Wednesday, 23 November 2016

Ceisteanna (54)

Maureen O'Sullivan


54. Deputy Maureen O'Sullivan asked the Minister for Foreign Affairs and Trade if he will support continued improvement in United States-Cuba relations in the wake of the US presidential election and the concern that executive orders and progress made by President Obama will be reversed by President-elect Trump; and his plans on discussing the matter with his EU colleagues and to support increased trade and co-operation between Europe and Cuba, especially in view of the uncertainty surrounding the United States. [36123/16]

Amharc ar fhreagra

Freagraí scríofa (Ceist ar Foreign)

Ireland has warmly welcomed the immense progress which has taken place in US-Cuba relations over the past two years, including President Obama’s historic visit to Havana in March 2016 and the full restoration of diplomatic relations between the two countries.

Ireland has consistently made clear that it supports the ending of the US embargo against Cuba. Most recently, on 26 October, Ireland joined all other European Union member states in voting in favour of the annual Cuban resolution at the UN General Assembly in New York, calling for an end to the US embargo. The resolution was passed unanimously for the first time, with the US choosing to abstain from the vote. I very much welcome this as a positive step forward.

As the Deputy will be aware, the US embargo on Cuba is codified in legislation, and the approval of the US Congress is required in order to rescind it. President Obama has repeatedly called on Congress to end the embargo, not least during his visit to Havana this year. Bilateral discussions continue between Cuba and the US on a range of issues.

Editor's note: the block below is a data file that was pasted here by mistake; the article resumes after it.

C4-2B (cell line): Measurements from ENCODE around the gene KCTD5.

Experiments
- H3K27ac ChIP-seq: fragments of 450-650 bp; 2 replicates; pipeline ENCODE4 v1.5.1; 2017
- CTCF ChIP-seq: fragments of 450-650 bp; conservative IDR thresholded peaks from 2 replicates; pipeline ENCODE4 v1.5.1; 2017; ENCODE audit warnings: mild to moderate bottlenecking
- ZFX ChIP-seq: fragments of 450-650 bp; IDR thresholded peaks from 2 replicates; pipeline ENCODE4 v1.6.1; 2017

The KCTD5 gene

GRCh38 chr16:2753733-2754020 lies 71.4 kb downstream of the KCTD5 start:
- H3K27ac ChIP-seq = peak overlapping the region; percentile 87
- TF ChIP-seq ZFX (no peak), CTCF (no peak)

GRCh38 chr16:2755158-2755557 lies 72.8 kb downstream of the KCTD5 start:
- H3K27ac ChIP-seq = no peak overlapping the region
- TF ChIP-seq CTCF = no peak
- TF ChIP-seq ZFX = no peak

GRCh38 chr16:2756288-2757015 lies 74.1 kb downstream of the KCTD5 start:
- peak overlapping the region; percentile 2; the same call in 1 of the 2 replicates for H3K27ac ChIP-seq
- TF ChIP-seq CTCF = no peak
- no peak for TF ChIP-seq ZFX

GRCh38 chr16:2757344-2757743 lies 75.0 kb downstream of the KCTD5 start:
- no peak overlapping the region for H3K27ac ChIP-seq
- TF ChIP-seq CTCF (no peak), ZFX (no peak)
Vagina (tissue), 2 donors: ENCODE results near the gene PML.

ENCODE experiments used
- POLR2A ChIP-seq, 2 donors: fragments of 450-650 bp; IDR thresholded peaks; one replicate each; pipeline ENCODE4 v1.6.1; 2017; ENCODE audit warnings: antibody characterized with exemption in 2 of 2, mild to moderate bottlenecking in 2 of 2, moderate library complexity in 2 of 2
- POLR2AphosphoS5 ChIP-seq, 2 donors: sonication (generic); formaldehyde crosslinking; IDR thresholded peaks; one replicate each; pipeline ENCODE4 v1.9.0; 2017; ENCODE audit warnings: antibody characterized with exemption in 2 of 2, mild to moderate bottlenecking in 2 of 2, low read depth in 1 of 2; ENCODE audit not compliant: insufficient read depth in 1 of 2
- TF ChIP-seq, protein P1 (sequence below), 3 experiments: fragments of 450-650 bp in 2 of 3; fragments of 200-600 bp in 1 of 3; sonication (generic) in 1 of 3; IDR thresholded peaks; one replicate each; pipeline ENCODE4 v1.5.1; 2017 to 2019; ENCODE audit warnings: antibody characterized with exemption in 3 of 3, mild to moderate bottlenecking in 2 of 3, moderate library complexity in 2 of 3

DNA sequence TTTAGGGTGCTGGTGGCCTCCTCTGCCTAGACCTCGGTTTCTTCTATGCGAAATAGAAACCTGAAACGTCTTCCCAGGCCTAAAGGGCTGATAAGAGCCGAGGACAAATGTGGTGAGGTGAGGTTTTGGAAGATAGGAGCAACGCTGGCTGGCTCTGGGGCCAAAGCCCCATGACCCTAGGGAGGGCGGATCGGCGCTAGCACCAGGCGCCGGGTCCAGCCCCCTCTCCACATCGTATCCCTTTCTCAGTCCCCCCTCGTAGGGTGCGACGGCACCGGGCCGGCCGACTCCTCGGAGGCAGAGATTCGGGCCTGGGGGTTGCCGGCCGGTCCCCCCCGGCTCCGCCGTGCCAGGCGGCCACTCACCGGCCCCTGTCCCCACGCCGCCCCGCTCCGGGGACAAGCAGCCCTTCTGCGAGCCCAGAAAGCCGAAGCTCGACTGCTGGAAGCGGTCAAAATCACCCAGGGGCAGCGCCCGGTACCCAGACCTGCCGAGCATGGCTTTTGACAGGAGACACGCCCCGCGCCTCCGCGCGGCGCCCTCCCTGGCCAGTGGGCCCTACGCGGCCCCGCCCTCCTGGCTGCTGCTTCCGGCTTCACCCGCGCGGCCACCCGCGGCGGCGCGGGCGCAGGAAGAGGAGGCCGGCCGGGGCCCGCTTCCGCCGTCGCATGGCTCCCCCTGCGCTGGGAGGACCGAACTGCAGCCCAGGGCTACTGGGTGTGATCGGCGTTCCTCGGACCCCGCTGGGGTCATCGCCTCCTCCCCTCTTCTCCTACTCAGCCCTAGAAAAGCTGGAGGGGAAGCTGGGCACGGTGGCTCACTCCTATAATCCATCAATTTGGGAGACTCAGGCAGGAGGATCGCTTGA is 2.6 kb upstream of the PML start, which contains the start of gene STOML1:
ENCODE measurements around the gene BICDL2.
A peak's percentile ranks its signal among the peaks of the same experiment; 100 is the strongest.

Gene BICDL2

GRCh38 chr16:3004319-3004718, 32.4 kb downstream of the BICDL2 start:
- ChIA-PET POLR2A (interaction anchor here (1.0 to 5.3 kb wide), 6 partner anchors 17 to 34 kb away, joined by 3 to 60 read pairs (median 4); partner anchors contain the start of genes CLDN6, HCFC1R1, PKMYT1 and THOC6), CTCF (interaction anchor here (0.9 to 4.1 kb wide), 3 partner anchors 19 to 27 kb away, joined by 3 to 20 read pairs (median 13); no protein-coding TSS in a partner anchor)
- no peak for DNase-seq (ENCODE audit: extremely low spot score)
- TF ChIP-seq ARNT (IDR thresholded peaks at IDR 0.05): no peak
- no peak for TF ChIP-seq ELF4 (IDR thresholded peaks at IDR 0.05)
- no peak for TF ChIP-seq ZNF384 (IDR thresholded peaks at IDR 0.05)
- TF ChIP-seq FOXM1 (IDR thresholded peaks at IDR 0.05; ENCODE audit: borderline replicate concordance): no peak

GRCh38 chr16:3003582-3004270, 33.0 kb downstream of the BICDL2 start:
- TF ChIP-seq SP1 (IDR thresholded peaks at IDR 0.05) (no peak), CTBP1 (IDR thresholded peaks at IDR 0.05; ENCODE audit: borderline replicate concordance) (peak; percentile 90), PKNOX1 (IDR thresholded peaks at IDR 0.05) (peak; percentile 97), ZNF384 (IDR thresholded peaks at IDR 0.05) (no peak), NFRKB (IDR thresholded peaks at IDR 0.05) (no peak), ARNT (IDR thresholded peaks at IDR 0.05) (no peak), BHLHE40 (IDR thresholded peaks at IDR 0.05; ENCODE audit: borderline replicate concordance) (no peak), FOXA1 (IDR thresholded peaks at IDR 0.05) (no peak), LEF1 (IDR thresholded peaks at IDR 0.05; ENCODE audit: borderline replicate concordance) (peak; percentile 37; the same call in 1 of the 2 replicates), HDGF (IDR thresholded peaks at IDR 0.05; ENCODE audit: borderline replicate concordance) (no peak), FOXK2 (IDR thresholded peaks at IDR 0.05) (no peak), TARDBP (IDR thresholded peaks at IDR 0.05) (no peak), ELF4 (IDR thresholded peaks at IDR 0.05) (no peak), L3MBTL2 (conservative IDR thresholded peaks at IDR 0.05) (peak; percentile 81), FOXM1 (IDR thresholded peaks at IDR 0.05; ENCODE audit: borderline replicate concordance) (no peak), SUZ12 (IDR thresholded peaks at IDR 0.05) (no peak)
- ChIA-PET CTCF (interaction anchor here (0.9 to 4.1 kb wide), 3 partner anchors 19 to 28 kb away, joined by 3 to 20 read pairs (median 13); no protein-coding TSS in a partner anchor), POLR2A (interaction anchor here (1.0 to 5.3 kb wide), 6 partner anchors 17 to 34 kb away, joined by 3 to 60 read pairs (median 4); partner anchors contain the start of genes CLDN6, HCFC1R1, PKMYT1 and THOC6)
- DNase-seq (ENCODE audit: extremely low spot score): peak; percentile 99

Less than two weeks have passed since the US presidential election result was confirmed. This is a period of transition, and the various actors will take some time to settle in. The position of the new administration on US-Cuba relations is not yet known.

2016 has seen excellent progress in EU-Cuba relations. Negotiations on an EU-Cuba Political Dialogue and Cooperation Agreement were concluded in March, and it is hoped that the Agreement can be signed before the end of the year. This will be the first bilateral agreement between the EU and Cuba, superseding the EU Common Position of 1996.

In terms of our bilateral relations, work is continuing towards a Memorandum of Cooperation between Cuba and Ireland, which will provide a framework for enhanced cooperation in the areas of economic, trade, agricultural, academic, cultural, and tourism relations. It is planned to conclude the Memorandum in the coming months.

I was pleased to have the opportunity to discuss these issues as well as the positive developments in Ireland-Cuba relations with the Cuban Minister for Foreign Affairs, Mr Bruno Rodríguez Parrilla, en marge of the UN General Assembly in September. I look forward to the continued strengthening of our bilateral relations and of EU-Cuba relations in the years to come.